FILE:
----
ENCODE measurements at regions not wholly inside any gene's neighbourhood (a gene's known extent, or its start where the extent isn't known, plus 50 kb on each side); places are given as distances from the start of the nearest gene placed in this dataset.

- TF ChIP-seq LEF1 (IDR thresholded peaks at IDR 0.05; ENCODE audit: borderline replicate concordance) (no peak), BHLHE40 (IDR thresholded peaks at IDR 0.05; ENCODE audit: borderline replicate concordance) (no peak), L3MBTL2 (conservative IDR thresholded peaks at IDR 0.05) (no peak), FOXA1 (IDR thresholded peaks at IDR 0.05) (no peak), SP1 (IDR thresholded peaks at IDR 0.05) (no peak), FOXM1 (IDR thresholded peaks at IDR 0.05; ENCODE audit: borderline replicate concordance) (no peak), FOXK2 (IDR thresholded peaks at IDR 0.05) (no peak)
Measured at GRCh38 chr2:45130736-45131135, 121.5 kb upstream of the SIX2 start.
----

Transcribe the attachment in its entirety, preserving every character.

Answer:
ENCODE measurements at regions not wholly inside any gene's neighbourhood (a gene's known extent, or its start where the extent isn't known, plus 50 kb on each side); places are given as distances from the start of the nearest gene placed in this dataset.

- TF ChIP-seq LEF1 (IDR thresholded peaks at IDR 0.05; ENCODE audit: borderline replicate concordance) (no peak), BHLHE40 (IDR thresholded peaks at IDR 0.05; ENCODE audit: borderline replicate concordance) (no peak), L3MBTL2 (conservative IDR thresholded peaks at IDR 0.05) (no peak), FOXA1 (IDR thresholded peaks at IDR 0.05) (no peak), SP1 (IDR thresholded peaks at IDR 0.05) (no peak), FOXM1 (IDR thresholded peaks at IDR 0.05; ENCODE audit: borderline replicate concordance) (no peak), FOXK2 (IDR thresholded peaks at IDR 0.05) (no peak)
Measured at GRCh38 chr2:45130736-45131135, 121.5 kb upstream of the SIX2 start.